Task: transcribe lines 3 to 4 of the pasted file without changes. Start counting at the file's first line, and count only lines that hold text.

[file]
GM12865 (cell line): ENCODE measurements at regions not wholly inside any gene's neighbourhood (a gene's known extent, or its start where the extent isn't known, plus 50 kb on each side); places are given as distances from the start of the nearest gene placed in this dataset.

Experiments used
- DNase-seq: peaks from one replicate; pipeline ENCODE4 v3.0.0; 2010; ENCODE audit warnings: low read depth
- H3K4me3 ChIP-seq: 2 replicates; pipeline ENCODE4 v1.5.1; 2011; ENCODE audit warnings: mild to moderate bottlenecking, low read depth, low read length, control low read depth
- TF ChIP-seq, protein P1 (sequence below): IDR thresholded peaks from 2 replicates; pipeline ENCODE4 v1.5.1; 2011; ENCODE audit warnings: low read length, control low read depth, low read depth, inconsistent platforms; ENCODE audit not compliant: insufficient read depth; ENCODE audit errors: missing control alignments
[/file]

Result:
- DNase-seq: peaks from one replicate; pipeline ENCODE4 v3.0.0; 2010; ENCODE audit warnings: low read depth
- H3K4me3 ChIP-seq: 2 replicates; pipeline ENCODE4 v1.5.1; 2011; ENCODE audit warnings: mild to moderate bottlenecking, low read depth, low read length, control low read depth